By Russell Group Limited

Dear ,

Fans of The Godfather will no doubt recall the scene where Michael Corleone confronts Moe Greene about buying out Moe's share of the Las Vegas Casino exclaiming, "my credit good enough to buy you out?"

Yet, few would recall the scene's link to credit insurance. For the scene points to the fragile nature of credit insurance, as it is based on the confidence between suppliers, customers, insurers and financiers. A precarious relationship that can become easily unravel in the face of events such as the bankruptcy of Toys R Us and the Mozambique debt scandal.
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The credit (re)insurance market has played an extremely important and positive role in helping to keep global trade ticking along during a fraught and volatile period post-2008. During an age of austerity, astonishing technological advancement, political and cultural division and social unrest, credit insurers have played their part keeping trade on an even keel. The forward-looking predictive capability of credit insurance has been invaluable and will continue to provide reassurance to corporates in what continues to be a challenging time for the global trade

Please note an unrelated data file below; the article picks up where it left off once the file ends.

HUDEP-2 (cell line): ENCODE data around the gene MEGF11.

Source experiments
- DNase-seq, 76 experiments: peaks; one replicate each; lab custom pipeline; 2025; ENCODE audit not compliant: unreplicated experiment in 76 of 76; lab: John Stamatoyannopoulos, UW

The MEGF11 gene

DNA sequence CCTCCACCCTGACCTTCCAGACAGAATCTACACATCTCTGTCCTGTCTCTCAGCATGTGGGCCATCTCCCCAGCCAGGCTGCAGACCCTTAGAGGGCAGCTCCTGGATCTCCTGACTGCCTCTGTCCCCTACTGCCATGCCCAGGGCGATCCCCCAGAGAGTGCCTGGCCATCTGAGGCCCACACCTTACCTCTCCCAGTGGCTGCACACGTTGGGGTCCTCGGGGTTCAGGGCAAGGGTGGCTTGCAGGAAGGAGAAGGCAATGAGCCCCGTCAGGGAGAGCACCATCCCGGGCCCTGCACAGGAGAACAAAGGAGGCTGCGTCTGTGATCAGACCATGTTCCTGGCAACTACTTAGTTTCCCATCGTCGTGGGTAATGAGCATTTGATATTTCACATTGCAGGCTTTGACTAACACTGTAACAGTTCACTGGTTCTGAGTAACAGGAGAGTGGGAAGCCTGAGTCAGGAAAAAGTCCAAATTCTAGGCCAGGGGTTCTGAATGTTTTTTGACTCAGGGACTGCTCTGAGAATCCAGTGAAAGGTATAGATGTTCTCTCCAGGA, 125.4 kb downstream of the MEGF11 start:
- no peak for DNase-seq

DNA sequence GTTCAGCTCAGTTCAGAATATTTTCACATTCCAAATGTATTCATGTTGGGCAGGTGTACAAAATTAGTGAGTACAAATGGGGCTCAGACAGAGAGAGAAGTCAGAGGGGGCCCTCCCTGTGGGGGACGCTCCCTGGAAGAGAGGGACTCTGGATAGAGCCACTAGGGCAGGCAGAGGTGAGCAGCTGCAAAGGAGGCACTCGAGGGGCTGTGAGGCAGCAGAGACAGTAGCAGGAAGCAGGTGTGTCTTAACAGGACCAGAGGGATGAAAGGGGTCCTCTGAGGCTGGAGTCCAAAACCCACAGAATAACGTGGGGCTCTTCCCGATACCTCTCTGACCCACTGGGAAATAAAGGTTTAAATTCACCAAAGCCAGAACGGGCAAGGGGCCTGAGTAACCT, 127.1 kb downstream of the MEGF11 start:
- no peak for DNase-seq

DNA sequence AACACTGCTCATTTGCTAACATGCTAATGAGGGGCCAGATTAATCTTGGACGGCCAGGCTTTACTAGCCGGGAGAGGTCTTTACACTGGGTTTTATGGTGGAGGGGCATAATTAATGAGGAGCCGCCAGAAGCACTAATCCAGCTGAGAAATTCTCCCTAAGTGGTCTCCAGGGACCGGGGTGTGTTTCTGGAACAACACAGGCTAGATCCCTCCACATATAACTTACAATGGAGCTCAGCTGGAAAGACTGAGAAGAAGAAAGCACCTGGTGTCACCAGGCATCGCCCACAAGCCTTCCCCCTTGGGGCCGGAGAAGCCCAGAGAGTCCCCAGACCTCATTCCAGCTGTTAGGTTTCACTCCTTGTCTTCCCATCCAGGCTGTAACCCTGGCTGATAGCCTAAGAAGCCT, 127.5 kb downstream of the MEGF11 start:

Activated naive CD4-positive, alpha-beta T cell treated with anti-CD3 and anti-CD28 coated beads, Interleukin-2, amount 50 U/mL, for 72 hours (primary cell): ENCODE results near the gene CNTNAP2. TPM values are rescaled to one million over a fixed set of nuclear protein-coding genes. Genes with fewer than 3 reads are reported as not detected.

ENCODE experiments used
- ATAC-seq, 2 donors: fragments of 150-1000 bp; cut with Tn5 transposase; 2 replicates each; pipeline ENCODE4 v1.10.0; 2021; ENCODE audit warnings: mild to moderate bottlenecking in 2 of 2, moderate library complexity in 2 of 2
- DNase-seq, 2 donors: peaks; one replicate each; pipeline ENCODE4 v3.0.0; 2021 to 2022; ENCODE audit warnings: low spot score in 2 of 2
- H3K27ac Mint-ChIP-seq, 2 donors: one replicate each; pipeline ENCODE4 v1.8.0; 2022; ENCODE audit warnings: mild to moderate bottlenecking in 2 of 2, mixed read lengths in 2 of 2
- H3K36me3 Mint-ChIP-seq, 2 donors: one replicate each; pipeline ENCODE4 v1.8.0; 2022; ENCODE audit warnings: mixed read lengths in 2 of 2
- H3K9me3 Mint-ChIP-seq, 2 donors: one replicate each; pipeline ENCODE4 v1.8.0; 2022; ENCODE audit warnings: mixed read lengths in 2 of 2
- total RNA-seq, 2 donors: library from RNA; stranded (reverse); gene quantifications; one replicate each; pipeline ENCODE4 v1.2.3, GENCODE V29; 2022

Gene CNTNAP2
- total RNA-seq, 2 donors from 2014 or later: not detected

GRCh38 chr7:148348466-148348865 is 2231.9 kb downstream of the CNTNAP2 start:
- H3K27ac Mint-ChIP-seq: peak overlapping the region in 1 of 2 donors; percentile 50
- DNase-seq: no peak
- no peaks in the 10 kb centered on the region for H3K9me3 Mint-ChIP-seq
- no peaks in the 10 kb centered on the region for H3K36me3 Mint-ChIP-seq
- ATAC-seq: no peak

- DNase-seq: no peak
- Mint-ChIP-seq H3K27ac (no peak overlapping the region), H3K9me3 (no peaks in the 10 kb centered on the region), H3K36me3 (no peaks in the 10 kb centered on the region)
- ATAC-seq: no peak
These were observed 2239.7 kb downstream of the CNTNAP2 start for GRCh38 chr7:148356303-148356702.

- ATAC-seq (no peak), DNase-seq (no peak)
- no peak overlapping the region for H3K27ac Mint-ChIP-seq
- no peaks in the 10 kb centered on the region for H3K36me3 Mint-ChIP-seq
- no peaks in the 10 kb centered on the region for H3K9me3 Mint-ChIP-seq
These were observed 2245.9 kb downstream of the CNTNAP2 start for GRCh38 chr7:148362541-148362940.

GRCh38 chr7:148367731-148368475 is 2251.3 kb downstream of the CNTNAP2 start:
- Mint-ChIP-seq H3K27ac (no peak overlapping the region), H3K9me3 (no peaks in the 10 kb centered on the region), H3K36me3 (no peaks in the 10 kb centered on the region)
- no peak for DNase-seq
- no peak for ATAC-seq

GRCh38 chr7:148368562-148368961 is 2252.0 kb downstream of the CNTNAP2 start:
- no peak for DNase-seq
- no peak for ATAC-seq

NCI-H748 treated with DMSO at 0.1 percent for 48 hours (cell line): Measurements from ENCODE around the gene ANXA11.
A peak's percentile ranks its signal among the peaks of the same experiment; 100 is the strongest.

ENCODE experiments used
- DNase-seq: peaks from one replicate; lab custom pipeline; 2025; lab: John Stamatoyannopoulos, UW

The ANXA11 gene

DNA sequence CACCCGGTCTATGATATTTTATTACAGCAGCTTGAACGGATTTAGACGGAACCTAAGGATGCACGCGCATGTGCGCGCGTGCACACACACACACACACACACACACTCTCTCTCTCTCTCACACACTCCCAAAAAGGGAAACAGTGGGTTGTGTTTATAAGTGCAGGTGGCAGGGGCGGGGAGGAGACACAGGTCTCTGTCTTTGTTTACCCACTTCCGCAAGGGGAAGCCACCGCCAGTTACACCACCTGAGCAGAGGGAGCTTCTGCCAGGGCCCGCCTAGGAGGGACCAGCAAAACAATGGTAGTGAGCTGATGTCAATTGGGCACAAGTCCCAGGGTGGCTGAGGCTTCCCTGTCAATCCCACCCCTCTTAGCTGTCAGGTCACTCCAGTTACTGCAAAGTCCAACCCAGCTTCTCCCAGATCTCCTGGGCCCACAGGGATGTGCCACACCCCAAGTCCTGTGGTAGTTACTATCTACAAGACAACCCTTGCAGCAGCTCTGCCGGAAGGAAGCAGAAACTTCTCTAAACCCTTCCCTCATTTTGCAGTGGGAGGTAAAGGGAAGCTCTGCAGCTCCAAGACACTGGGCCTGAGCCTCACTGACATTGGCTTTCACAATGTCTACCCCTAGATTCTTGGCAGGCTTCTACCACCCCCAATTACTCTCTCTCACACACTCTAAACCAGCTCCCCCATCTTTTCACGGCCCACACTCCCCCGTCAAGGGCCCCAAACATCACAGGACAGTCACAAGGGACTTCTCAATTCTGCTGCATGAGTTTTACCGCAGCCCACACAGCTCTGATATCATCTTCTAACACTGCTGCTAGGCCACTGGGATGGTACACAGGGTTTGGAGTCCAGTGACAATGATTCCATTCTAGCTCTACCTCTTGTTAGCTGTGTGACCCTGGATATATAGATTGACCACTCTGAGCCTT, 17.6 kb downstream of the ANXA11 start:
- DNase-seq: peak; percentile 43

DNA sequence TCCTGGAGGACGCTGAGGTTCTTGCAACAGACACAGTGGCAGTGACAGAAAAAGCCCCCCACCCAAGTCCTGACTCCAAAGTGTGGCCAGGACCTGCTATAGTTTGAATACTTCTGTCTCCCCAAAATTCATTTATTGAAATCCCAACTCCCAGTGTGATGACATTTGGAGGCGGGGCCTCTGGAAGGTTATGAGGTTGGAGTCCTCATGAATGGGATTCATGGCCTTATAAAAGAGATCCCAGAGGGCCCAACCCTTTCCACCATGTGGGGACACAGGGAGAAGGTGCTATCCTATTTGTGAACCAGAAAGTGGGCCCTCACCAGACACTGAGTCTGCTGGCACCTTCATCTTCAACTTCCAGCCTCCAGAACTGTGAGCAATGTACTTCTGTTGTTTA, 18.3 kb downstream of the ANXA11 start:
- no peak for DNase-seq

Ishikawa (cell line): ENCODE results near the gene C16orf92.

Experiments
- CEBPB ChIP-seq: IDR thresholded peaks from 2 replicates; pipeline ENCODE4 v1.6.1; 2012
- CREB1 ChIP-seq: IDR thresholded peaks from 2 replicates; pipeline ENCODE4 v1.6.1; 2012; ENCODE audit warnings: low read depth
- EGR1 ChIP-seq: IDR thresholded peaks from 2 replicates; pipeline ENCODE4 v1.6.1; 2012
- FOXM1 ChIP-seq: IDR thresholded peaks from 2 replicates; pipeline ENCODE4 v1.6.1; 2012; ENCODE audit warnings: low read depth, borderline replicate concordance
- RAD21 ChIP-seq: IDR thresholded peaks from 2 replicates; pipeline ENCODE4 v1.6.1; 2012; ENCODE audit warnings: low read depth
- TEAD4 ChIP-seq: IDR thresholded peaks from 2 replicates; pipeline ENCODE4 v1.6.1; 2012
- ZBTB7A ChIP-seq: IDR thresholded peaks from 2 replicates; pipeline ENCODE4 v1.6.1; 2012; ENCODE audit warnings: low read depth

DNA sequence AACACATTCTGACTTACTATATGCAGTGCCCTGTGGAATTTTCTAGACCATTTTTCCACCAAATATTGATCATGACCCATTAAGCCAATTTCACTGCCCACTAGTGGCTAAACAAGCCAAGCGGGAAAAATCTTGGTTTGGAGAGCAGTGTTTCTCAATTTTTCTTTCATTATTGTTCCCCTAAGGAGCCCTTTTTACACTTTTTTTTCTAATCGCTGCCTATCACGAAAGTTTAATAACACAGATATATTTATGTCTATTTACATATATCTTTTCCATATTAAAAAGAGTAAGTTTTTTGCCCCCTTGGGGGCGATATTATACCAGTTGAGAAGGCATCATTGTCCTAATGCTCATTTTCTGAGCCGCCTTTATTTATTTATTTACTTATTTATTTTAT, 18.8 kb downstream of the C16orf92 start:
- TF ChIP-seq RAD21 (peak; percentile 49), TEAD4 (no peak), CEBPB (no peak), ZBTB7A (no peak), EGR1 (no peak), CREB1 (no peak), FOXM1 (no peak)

If you are interested in learning more about Connected Risk or would like to discuss Connected Risk in more detail with Russell Group CEO, Suki Basi, then please contact or visit
Analysis by The Financial Times of third-quarter profits of major insurers shows that 2017’s Natural Catastrophe (NatCat) events damaged their profits. For major insurers, Berkshire Hathaway, AIG, Swiss Re and Munich Re all suffered a combined loss of $35bn. Furthermore, Lloyd’s of London expects to pay out a total of $4.5bn. Overall, the estimated total cost from natural catastrophes in 2017 comes in at $110bn, a cost only surpassed by 2005 with Hurricane Katrina and 2011 with the earthquake in Christchurch, New Zealand and the earthquake and tsunami in Tōhoku, Japan.

Such losses are worrying insurers as they resurrect the worst-case scenario: what happens if insuring against natural disasters becomes unaffordable for households and companies? This is a scenario that can easily happen.

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The global economy has been gambling on an era of cheap credit.

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Russell Group Limited, 34 Lime Street, London, EC3M 7AT, United Kingdom

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